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Tire collection drive helps clean up city
new deh tire clean up main pic
Workers use a machine to cut the sidewalls out of scrapped tires collected by the City of Great Bends first Citywide Tire Clean-up in October. The effort netted an estimated 10,000 tires. - photo by DALE HOGG Great Bend Tribune

 One City of Great Bend employee looked at the mountains of black tires heaped on the backside of the city’s compost site Wednesday afternoon.
“That’s a lot of tires,” she said.
She was right. City Sanitarian Gregg Vannoster estimates there were 10,000 tires dropped at the facility during the   first-ever Citywide Tire Clean-up held Oct. 18-28.
If laid in a line, the tires would stretch nearly five miles. That is almost the distance from the east end of Great Bend to the west end.
“I was pleasantly overwhelmed,” he said. He said he would have felt lucky if the project had netted 2-3,000.
Over the course of the two-week drive, Vannoster had city employees and volunteers standing watch at the compost site to make sure no unwanted tires are left. They only accepted passenger car and light truck tires.
All persons bringing tires had to show proof of residency within the city limits of Great Bend (current utility bill or driver’s license).
The total is by no means a scientific measurement. “We had 537 vehicles come through the front gate,” Vannoster said, adding they based their number on an average of 20 tires per load.
They even accepted tires still on the rims. There were about 500-600 of these.
“I’d love to say every old tire in Great Bend is gone, but that is unrealistic,” he said. None the less, “obviously we made a big impact and went a long ways towards improving the appearance of our community.”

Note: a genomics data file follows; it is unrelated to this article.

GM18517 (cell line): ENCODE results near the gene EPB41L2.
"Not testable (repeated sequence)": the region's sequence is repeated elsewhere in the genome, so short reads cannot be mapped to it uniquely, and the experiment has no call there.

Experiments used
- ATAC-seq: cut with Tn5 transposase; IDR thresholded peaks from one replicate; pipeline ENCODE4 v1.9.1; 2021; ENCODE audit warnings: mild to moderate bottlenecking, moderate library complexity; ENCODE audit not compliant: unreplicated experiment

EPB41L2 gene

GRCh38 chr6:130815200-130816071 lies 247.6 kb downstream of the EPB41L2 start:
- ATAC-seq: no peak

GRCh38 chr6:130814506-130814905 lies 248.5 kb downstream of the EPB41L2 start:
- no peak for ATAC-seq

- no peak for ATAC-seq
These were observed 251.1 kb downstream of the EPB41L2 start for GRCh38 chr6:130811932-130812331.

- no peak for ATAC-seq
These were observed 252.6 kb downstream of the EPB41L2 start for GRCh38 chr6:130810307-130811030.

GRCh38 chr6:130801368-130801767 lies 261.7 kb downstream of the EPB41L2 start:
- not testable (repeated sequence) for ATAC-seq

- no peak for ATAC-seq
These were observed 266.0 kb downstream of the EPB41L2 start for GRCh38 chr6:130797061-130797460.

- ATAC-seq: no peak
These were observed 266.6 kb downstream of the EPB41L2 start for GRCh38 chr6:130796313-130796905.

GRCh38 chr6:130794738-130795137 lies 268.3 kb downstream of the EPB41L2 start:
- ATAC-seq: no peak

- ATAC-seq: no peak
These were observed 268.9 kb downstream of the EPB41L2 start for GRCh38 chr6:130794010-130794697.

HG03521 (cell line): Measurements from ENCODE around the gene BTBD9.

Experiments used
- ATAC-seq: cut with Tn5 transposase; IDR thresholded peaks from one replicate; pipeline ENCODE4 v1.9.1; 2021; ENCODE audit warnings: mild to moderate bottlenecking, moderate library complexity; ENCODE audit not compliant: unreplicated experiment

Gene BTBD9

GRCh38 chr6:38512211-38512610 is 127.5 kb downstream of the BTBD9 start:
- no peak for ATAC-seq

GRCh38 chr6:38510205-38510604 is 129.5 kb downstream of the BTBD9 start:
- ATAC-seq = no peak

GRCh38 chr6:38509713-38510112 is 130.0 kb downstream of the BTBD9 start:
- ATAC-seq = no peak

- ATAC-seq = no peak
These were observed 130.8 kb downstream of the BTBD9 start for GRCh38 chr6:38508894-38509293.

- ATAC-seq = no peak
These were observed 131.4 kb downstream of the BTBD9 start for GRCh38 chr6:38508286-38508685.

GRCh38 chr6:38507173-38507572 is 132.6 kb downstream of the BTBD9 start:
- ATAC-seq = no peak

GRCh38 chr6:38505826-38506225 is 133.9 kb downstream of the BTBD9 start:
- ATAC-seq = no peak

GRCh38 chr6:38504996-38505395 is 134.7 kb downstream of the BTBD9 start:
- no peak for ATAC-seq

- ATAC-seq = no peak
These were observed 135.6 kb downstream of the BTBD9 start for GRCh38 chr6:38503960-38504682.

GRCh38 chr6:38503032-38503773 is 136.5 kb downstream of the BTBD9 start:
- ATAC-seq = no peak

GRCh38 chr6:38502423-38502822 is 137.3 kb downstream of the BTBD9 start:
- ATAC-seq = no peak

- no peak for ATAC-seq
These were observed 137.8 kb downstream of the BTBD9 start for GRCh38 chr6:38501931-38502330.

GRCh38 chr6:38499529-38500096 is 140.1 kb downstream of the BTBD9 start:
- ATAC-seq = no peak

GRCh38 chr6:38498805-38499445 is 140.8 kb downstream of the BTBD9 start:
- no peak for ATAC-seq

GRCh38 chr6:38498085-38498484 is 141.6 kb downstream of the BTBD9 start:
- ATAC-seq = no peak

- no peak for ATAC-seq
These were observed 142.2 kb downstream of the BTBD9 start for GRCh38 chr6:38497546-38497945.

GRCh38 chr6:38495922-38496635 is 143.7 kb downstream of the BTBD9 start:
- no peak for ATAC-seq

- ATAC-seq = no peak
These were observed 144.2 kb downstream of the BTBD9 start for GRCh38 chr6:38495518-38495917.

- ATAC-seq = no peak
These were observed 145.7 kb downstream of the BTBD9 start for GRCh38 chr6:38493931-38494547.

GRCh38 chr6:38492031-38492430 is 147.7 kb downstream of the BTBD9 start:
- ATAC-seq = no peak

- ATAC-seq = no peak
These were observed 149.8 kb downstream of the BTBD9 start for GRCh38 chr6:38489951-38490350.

The clean-up inspired landlords to visit their properties and haul way tires. Some residents event caught the entrepreneurial spirit and charged neighbors a small fee to dispose of their tires.
This clean-up is part of a tire recycling effort and was held in conjunction with Western Ag Services which is disposing of the tires for the company’s use. Western Ag will use the sidewalls of the tires to hold down the hay tarps it makes. The treads will be stored at the site for a short time before they are recycled by Double D Family Mats of Park and turned into mats for livestock housed in feedlots.
Vannoster said it is unclear just how long the tires will remain stacked in Great Bend. Western Ag is working as quickly as it can to process them.
Everybody benefited from the clean-up, he said. The city is cleaner and, if the city had collected the tires and paid to have them taken away, it would have cost around $100 per ton.
At an average of 20 pounds each, the tires collected weigh about 200,000 pounds, or 100 tons. In other words, it would have cost the city about $10,000 to have the tires taken away.
This way, the only cost to Great Bend was a little labor to man the gate.
Plus, both companies involved can use all the tires they can get. Now, this old rubber will be put to good use.
As for a repeat, Vannoster said they are in the process of evaluating this year’s event. “We haven’t discussed doing it again.”